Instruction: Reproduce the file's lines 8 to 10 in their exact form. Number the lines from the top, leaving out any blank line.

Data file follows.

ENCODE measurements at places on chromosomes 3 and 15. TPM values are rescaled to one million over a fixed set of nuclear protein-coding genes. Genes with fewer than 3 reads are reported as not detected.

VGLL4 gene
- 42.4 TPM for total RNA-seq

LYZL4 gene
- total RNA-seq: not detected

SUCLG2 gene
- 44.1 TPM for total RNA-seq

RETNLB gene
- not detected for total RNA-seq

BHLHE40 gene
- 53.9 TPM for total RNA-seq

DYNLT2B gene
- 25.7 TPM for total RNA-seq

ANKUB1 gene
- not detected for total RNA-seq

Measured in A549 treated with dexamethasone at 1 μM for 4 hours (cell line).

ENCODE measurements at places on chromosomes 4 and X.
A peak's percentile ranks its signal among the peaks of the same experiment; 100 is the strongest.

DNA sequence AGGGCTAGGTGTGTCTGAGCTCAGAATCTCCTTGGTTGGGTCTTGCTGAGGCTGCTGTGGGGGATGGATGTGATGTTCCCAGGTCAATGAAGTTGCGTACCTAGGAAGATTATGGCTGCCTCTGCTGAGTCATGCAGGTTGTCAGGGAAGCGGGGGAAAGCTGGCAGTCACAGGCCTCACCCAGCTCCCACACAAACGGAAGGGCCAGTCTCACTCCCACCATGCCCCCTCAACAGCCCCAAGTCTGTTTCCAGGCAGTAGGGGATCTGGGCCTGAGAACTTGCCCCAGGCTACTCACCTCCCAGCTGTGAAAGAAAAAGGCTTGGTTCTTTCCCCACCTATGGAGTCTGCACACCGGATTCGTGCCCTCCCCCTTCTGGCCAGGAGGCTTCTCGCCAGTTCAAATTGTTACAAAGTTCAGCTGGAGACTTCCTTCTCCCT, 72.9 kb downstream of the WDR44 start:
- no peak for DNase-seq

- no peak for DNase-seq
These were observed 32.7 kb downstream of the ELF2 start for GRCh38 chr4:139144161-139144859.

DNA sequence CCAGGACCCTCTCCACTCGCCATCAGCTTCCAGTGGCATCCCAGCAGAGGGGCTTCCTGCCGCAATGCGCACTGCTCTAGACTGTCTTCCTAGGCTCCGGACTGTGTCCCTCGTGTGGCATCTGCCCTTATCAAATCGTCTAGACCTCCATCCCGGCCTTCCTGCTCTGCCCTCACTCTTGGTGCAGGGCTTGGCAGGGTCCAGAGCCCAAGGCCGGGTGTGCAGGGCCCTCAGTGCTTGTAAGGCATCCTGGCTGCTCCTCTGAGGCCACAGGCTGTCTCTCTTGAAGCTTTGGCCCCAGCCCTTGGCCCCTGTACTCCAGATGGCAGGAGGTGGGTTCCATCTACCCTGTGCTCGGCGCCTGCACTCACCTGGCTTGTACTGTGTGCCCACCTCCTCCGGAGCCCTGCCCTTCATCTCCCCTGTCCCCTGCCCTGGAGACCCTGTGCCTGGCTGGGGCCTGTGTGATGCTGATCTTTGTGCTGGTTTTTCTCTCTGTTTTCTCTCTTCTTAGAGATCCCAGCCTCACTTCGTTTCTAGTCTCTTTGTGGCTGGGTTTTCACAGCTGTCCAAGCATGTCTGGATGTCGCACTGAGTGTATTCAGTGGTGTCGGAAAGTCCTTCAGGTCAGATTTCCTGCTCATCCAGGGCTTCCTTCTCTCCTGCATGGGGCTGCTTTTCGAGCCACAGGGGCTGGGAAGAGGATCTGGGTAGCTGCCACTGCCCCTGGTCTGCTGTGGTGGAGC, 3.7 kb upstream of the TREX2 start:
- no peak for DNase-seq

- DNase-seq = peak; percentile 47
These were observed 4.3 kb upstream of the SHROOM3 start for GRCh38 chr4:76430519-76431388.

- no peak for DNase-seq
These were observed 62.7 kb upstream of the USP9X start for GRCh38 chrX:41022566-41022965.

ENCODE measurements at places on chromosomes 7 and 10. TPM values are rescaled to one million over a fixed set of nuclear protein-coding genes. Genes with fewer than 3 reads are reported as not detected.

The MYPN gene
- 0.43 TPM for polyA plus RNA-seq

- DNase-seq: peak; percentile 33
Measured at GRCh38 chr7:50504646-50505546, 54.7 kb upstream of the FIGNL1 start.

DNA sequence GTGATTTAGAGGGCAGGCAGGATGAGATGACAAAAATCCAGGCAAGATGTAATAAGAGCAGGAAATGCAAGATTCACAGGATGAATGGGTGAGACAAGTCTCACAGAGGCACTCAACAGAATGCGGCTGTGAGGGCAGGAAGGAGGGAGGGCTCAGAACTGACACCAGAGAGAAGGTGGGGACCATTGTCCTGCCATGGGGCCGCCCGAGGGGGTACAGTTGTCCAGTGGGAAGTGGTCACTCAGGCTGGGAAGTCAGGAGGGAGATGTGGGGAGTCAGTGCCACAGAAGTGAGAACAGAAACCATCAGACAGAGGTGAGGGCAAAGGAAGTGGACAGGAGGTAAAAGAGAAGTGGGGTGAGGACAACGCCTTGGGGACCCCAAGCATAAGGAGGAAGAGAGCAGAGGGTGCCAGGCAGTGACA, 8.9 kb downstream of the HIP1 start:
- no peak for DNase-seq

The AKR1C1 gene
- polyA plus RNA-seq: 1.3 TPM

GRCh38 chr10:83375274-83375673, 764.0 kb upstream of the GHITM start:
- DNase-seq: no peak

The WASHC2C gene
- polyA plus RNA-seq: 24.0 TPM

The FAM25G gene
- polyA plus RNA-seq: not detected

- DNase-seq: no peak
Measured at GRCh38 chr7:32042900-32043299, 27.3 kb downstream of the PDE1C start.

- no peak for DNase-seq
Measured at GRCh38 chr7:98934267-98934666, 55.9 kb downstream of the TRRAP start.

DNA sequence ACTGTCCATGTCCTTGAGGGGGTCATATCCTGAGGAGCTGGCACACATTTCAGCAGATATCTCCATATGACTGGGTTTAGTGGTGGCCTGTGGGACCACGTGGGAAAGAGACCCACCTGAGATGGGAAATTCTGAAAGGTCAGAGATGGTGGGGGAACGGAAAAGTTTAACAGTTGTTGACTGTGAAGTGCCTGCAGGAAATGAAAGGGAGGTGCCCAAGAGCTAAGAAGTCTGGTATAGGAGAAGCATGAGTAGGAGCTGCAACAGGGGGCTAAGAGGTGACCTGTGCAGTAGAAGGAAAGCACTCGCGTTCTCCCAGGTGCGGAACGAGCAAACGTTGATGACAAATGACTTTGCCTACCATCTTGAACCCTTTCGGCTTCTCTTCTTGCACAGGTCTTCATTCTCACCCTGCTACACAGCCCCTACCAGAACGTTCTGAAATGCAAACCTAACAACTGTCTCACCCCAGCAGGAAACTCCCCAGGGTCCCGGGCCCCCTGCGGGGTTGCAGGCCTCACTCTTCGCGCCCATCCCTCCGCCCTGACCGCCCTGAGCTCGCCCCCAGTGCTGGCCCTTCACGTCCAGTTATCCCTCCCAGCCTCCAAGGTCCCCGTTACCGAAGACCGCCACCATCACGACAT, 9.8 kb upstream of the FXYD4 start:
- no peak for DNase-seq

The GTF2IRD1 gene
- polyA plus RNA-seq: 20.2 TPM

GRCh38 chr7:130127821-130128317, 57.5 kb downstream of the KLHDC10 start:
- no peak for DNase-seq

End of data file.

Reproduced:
RETNLB gene
- not detected for total RNA-seq

BHLHE40 gene